Inside Flipboard’s Project to Rethink Its iPad App for the iPhone

12/7/11Follow @wroush

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preserve all the elements that make using Flipboard feel like an efficient, streamlined news browsing experience, while still finding a place for key social elements, such as the icons showing which of your friends originally shared the story.

“Ultimately, it’s about having this immersive imagery, style, and typography that gives you a sense of a real reading experience, plus the social content piece so that you know where it’s coming from and why it’s there,” McCue says. “People make decisions about what to read based on who is sharing it. If your mom sends you and article on eating well, you’re more likely to read it versus just seeing it on the Web. That is what makes Flipboard a personal magazine. It’s very different from the news aggregators out there. We’re about giving you what your friends care about, and what the people you follow are recommending.”

Doll, who leads Flipboard’s iOS engineering team, says the project to transform Flipboard into something that works on the iPhone started from the observation that “the uses cases are entirely different. You use the iPhone standing in line at the coffee shop.” And you’re probably holding it in one hand—which means a vertical swipe with your thumb is a much more natural gesture for advancing through stories than a left-to-right swipe with your index finger, as on the iPad.

The next difference: “On the iPhone we try to highlight one story per page,” in contrast to the three or more stories per page on the iPad, where there’s obviously a lot more display real estate to fill up. “You might initially think that is too low, but you can flip really quickly through a huge amount of content. We are not holding you back—we try to combine pagination with really insane speed, by doing a lot of caching on the server side and predictively loading the next couple of items so that it’s all ready to go. We call that Fast Flip.”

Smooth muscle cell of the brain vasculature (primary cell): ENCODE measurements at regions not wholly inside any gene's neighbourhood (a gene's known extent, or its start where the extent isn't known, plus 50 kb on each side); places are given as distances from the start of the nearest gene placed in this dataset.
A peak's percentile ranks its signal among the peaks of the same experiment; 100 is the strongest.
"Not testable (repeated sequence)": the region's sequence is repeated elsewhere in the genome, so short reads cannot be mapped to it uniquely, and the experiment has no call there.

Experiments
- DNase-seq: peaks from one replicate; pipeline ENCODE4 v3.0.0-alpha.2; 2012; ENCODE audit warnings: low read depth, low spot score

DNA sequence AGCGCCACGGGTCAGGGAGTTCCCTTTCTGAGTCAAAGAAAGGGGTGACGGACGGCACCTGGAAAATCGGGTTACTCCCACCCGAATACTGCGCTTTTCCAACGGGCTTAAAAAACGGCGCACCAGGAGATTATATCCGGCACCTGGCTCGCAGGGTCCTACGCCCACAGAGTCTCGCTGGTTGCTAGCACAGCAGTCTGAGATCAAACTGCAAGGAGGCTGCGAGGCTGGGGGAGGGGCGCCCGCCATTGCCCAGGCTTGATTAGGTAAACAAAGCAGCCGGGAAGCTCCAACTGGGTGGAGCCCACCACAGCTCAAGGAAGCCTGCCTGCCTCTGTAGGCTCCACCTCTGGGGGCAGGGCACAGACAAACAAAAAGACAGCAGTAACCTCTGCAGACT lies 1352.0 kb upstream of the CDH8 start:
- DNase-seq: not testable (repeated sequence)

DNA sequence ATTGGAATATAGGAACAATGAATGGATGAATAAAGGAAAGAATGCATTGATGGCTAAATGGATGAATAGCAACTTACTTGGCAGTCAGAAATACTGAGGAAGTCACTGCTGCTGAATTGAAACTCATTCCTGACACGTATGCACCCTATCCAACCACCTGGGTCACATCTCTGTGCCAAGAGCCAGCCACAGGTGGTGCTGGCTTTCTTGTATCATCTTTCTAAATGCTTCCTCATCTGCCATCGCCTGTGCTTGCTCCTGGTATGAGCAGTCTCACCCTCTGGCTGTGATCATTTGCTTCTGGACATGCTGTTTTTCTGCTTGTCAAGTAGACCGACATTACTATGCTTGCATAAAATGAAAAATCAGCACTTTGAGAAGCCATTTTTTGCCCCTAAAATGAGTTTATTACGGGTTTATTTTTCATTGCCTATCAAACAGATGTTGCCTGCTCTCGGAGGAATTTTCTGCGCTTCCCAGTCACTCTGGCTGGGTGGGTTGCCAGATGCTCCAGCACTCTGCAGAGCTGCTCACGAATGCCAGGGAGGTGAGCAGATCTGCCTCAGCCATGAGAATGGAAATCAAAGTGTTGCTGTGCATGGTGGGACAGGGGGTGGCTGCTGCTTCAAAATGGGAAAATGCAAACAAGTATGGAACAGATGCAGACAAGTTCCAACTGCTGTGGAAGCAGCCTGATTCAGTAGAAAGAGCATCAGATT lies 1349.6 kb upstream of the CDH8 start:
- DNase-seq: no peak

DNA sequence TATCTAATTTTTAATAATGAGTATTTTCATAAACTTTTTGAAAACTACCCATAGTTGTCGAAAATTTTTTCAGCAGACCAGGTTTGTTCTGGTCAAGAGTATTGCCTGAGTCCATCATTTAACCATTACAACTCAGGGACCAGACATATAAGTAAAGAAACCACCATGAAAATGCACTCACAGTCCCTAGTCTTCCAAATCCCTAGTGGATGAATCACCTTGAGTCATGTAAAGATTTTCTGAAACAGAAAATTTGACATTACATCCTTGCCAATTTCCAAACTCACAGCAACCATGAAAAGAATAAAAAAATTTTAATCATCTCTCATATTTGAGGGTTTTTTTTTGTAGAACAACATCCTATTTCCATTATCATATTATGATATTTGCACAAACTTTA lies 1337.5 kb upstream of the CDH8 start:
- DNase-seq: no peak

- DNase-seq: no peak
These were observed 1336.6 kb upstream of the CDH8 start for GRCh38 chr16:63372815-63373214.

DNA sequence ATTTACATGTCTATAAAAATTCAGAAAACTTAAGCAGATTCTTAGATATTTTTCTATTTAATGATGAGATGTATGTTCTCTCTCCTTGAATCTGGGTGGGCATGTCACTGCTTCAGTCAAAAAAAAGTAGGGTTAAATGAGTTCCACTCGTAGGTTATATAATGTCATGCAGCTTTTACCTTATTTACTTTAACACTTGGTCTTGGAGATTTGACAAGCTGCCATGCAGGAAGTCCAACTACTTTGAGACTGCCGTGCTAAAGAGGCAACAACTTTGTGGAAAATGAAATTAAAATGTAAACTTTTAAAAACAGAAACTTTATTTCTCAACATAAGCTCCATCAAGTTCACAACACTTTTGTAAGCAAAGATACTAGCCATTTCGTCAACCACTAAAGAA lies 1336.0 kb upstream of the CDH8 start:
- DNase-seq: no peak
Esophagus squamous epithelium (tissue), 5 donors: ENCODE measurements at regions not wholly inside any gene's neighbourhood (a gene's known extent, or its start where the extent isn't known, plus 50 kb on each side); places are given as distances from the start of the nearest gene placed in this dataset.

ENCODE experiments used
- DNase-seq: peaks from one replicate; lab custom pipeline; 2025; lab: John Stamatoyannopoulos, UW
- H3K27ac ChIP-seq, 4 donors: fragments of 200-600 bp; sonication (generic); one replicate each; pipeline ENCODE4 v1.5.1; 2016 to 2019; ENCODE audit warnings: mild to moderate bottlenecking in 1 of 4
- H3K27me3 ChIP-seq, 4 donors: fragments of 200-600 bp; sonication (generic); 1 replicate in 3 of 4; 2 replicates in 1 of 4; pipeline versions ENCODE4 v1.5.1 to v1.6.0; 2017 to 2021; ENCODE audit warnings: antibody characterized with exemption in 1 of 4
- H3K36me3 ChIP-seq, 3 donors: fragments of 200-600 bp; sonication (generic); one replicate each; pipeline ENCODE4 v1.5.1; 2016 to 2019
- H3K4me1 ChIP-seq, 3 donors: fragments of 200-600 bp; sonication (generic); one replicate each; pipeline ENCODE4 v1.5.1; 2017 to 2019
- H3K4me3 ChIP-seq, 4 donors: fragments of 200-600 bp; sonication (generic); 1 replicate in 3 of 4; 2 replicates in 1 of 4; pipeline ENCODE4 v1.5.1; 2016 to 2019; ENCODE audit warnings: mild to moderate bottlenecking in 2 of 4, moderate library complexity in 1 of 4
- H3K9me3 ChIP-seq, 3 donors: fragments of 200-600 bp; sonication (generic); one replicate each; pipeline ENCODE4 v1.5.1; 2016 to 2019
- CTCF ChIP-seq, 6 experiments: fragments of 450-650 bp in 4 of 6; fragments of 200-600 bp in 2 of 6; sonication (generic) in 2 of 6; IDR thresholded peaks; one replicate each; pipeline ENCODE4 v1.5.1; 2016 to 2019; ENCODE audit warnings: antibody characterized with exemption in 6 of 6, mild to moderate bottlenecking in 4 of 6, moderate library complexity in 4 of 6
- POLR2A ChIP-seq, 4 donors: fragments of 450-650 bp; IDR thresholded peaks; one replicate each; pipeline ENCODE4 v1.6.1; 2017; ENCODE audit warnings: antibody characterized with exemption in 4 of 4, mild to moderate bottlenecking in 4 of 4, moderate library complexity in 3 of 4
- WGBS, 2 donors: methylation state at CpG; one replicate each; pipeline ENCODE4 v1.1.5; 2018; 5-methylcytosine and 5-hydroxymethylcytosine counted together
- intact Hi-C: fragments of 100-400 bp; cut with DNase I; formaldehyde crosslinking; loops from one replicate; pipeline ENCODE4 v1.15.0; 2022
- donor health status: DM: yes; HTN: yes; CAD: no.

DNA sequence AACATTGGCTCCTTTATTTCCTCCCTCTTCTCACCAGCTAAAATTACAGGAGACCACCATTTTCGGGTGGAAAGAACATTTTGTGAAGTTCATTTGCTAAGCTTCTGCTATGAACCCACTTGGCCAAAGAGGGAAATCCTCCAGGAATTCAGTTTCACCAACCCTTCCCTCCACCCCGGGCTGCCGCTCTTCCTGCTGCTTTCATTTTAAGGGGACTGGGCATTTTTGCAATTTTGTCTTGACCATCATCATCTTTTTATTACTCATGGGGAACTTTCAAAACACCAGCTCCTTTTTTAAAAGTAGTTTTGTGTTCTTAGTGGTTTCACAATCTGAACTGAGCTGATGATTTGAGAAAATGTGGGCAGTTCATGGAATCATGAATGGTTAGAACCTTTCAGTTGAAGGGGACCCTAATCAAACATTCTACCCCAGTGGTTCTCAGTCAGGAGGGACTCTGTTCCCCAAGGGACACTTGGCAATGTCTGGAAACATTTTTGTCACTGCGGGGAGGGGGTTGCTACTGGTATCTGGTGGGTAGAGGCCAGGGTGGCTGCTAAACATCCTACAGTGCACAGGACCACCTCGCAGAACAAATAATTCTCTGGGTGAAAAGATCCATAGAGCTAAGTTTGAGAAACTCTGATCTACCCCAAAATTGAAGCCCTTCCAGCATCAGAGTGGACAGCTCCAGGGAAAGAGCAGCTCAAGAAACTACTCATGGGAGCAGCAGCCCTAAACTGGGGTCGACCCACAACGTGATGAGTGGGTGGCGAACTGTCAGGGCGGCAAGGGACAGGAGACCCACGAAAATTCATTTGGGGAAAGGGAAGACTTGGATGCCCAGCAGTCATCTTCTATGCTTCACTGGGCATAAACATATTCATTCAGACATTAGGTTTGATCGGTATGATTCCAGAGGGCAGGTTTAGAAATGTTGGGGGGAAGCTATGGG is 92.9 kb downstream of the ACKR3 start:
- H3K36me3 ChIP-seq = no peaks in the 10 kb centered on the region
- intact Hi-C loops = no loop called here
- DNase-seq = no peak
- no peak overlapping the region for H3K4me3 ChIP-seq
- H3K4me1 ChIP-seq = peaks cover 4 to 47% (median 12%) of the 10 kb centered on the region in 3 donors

The highlight page for each story on Flipboard shows a full-screen image (if the story has one), a headline, and sometimes the first line or so of body text. There’s also an attribution line showing which publication the story came from, what date it was published, and how many times it’s been retweeted or otherwise shared.

But the centerpiece of the iPhone app is the new Cover Stories feature, which is analogous to the main feature in a real magazine. “It’s a digest of the most interesting things across all your feeds,” Doll explains. “We try to find the highlights, the gems, and let you browse them in one place. This is the feed you browse when you’re standing in line and you just have a couple of minutes to spare. It brings some clarity to this huge amount of content, especially when you have limited time and attention.”

Doll says it was clear almost from the beginning of the iPhone app development process that iPhone users want to get to information faster, and have less time to explore multiple categories of content. “We needed to do something better than give you the same old sections and make you jump between a bunch of different feeds,” he says. “You can still do that if you want, but Cover Stories is pretty essential on a device like this.”

How does the app decide which stories to promote to the Cover Stories section? Doll says Flipboard uses an “intentionally vague” set of algorithms and heuristics—which I took to mean that … Next Page »

Wade Roush is a contributing editor at Xconomy. Follow @wroush

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